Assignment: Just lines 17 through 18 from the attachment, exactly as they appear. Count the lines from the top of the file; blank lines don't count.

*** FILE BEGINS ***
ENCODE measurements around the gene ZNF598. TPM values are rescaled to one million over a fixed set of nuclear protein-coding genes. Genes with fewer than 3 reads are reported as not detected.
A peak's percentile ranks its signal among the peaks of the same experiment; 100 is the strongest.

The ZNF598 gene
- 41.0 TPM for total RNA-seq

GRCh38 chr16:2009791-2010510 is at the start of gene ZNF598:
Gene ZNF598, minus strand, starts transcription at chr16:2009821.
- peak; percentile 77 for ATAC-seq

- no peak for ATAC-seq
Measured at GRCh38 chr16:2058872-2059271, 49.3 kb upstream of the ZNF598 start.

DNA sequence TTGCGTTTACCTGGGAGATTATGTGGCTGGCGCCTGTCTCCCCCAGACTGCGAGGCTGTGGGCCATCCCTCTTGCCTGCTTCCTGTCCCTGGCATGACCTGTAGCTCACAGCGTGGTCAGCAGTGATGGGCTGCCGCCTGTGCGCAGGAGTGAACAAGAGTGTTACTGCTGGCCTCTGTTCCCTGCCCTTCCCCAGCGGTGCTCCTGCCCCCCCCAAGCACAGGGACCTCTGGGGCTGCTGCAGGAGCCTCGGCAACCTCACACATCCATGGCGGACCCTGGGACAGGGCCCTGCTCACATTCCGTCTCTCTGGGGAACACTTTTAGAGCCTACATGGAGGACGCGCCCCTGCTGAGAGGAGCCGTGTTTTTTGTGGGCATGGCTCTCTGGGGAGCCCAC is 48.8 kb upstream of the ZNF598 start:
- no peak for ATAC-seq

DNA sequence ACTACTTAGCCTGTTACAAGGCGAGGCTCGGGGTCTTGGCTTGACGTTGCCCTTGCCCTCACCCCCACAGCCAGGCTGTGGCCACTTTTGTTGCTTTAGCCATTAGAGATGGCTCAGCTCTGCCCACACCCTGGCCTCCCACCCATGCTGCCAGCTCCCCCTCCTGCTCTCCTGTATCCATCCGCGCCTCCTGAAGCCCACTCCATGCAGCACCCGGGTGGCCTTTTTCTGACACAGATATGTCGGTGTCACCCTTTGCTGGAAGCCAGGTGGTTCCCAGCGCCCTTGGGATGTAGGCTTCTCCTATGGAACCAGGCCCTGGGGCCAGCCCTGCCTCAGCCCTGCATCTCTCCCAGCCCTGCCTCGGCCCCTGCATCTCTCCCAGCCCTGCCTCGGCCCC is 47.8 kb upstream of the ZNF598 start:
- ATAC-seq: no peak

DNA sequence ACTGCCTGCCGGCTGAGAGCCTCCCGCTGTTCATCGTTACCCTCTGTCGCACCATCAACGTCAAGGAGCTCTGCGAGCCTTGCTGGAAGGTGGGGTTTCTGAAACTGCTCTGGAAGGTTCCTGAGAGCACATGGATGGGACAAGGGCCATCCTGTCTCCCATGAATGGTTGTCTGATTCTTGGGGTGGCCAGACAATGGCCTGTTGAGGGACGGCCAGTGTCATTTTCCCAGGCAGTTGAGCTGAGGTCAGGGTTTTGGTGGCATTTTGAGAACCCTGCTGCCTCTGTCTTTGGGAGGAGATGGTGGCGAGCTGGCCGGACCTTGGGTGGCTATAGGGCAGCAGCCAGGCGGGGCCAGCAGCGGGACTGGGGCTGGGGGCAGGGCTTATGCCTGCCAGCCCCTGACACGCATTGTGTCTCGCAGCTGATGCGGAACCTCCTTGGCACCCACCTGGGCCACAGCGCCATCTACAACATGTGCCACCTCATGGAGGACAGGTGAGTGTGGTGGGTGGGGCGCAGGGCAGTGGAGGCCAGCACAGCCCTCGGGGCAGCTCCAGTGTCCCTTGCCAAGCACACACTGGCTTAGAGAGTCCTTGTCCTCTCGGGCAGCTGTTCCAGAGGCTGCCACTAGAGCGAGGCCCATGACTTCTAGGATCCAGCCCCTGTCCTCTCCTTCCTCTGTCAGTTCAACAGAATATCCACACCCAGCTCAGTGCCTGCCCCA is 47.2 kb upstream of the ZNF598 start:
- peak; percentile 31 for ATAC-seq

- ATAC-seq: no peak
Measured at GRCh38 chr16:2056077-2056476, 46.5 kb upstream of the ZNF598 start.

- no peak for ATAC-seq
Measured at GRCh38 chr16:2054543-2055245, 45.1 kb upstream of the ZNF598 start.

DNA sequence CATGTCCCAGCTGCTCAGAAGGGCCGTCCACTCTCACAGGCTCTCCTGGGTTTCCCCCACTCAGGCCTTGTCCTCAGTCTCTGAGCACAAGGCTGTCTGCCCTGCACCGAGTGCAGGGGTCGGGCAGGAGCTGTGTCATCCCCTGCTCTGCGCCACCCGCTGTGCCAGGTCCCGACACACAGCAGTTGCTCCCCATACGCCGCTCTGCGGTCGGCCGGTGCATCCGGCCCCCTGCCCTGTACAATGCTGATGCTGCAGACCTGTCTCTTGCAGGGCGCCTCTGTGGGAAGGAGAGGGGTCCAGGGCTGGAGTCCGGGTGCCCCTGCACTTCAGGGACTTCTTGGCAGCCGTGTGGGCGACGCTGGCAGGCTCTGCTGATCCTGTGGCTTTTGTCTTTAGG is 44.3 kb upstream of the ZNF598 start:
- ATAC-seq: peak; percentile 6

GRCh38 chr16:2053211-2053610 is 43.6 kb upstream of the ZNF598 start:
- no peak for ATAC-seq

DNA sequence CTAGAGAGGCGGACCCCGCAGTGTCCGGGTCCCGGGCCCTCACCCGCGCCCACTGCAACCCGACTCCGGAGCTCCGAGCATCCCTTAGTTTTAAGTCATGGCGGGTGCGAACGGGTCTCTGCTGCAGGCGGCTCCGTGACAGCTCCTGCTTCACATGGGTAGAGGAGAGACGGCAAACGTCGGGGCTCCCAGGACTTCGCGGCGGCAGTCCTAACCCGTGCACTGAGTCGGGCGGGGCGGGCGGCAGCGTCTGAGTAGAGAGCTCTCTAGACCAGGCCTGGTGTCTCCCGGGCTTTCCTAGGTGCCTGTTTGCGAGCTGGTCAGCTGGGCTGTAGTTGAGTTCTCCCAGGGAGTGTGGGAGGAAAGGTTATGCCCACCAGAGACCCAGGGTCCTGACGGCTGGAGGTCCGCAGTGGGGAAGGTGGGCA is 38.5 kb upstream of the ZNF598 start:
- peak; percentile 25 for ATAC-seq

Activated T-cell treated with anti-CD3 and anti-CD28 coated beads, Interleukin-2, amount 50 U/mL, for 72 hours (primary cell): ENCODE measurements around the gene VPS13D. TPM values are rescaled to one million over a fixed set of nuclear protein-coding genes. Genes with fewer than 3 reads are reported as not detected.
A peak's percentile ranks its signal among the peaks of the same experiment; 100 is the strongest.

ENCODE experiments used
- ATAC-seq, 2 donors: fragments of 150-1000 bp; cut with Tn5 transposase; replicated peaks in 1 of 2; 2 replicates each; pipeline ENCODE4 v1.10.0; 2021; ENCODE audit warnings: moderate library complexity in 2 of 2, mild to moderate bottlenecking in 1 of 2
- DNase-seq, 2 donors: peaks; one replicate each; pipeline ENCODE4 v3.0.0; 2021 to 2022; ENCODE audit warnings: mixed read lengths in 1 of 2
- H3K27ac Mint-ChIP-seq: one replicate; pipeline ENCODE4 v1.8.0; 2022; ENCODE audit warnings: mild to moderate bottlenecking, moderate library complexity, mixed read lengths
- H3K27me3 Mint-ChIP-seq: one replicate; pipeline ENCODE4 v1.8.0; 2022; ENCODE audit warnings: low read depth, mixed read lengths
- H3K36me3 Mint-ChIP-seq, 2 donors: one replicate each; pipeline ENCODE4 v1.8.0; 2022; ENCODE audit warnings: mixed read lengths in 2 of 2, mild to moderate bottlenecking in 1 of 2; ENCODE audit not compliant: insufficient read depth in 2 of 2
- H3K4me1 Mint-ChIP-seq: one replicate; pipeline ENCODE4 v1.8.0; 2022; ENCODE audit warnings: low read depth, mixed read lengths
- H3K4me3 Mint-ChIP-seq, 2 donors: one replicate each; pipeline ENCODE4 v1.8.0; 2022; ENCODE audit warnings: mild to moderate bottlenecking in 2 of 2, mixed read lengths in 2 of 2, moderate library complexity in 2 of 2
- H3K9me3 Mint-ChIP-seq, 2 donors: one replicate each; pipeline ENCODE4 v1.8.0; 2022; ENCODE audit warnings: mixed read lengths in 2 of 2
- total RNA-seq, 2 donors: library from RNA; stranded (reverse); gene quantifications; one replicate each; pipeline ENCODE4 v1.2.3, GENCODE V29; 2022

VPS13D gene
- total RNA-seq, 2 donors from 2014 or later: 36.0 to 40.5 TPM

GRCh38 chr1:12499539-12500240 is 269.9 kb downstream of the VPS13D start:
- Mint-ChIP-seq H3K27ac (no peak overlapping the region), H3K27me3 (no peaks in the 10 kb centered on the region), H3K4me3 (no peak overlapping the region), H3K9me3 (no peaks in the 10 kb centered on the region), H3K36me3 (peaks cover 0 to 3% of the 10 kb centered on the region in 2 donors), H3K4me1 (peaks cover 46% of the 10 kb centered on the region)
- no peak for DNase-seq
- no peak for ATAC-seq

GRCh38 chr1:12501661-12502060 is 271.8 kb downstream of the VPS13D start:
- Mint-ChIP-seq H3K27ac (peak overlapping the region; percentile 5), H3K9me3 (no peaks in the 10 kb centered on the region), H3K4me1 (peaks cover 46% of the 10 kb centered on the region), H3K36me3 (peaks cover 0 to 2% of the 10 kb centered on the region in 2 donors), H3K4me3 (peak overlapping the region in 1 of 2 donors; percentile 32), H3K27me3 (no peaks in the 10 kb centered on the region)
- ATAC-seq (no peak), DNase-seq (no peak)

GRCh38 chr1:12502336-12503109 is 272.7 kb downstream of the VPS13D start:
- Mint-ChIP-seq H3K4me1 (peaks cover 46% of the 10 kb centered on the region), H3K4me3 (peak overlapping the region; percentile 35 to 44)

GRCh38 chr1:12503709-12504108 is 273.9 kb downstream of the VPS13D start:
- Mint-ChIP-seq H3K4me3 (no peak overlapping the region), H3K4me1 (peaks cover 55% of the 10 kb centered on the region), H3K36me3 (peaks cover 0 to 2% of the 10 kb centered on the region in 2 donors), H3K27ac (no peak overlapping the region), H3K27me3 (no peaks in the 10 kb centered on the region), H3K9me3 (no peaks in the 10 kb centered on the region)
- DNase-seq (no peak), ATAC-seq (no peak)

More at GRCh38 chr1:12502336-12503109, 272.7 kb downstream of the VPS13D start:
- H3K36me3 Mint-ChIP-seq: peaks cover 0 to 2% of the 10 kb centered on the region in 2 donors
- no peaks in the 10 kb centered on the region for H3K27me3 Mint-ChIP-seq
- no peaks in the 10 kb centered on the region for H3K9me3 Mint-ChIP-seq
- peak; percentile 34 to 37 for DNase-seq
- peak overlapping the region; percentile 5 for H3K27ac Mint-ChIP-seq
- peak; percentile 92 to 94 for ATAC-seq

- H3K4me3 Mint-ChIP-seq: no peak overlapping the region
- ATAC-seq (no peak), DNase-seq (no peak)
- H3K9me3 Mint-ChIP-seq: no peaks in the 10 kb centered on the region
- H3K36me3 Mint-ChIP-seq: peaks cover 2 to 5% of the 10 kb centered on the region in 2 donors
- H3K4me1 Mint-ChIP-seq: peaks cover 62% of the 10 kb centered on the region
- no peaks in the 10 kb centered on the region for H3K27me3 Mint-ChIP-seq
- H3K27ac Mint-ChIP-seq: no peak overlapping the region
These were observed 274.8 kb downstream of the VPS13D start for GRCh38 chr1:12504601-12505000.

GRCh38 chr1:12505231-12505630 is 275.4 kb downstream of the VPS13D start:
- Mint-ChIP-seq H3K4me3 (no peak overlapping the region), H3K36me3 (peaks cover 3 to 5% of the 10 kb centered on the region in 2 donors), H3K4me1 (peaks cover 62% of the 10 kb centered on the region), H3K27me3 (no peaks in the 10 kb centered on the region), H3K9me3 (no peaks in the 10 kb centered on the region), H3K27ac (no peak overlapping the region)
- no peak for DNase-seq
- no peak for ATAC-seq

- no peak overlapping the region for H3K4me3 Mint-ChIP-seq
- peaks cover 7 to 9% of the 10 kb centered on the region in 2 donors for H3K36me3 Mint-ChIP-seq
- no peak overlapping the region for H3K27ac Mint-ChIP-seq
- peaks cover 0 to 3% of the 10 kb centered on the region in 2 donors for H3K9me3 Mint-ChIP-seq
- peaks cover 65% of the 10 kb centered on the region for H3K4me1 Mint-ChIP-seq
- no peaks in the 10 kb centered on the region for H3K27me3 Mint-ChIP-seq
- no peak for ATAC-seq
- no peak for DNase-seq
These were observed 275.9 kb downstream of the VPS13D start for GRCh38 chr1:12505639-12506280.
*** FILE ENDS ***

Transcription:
Measured at GRCh38 chr16:2056077-2056476, 46.5 kb upstream of the ZNF598 start.

- no peak for ATAC-seq